There is the moon, its silver hum
filling the valley. There are the wings
of the hummingbird joined in their velocity
at first light, cloud of wing
suspended beside the column
of ruby water.
There are the beaten
boards of the deck finally emerging
from old snow, and the sun
sharpening itself on the cold
stone of the ridge–
all day, it scoops more snow
from Kachina Peak to reveal
grey rock and the few
tiny leaves that can breathe
in thin air. No one
walks those tightrope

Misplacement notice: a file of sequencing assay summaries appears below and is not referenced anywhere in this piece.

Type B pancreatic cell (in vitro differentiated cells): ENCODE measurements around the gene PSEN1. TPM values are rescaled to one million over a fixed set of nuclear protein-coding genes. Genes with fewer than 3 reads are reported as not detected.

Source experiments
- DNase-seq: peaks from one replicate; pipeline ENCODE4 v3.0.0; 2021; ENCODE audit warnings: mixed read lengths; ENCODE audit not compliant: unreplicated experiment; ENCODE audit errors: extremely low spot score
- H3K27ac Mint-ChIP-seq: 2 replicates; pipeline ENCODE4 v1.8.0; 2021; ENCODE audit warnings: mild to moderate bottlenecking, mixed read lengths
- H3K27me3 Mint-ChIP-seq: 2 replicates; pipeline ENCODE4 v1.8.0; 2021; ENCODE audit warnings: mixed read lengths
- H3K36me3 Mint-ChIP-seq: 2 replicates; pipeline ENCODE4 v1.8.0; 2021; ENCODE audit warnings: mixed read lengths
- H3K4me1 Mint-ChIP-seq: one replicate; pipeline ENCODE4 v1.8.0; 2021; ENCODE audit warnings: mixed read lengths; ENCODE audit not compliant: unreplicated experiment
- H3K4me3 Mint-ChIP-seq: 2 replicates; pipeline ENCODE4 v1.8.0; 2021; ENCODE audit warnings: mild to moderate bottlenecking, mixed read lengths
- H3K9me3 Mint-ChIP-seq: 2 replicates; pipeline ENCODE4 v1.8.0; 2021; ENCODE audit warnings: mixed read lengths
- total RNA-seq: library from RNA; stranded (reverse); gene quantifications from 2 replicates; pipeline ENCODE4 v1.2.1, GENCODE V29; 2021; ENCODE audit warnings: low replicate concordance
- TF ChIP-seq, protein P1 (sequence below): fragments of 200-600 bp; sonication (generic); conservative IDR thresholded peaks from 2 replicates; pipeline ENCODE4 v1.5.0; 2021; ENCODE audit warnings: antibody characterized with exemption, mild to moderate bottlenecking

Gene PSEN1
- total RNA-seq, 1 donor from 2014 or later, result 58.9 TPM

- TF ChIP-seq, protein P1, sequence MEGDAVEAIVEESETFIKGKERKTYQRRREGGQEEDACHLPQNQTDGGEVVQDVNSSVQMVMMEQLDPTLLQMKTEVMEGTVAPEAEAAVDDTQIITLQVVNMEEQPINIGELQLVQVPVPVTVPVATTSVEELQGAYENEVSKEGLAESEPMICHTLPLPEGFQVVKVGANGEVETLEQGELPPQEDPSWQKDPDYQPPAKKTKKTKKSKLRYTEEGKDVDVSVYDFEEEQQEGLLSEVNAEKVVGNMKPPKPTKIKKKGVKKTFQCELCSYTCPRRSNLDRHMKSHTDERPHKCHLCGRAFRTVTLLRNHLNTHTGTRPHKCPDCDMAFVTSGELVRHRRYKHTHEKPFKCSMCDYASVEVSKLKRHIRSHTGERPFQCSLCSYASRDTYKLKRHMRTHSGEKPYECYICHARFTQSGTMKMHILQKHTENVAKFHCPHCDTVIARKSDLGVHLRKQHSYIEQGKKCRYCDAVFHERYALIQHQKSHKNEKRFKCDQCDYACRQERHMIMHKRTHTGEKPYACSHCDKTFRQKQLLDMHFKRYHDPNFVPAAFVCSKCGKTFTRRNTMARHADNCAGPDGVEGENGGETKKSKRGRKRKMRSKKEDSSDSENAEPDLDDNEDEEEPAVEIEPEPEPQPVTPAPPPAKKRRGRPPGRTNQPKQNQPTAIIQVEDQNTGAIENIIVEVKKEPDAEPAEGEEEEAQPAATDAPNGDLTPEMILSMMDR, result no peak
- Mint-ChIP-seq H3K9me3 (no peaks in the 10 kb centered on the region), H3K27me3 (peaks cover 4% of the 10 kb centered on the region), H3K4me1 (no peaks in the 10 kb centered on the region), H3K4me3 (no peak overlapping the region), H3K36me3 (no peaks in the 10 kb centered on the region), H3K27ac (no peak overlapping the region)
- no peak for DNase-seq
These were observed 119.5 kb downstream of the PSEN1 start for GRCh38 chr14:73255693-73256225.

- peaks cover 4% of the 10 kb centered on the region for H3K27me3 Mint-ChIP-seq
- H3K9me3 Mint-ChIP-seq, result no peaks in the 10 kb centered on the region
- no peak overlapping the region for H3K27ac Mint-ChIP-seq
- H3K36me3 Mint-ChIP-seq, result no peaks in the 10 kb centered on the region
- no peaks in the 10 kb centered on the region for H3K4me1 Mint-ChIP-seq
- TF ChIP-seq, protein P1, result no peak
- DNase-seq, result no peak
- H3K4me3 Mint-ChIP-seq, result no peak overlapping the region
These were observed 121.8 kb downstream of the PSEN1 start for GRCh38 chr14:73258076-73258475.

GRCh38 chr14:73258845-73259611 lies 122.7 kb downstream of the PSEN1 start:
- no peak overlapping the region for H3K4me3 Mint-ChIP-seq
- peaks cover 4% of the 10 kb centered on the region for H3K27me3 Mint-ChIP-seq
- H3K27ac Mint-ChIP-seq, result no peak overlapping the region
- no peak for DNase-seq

heights after the last skier
has relinquished whatever bravado
moved him to leave his
lit rooms at dawn and spend
all day in wind dark with ice.
There is the apple tree–
its snow of new blossoms–
and old snow shrinking from the ridge
where I, too, climbed with
skis on my back and water barely
unfrozen enough to drink.
Already I’m up there again, this time
with compass and binoculars, seeking
a familiar house and vanished deck,
tree emptied of fruit,
glass column emptied of rubies.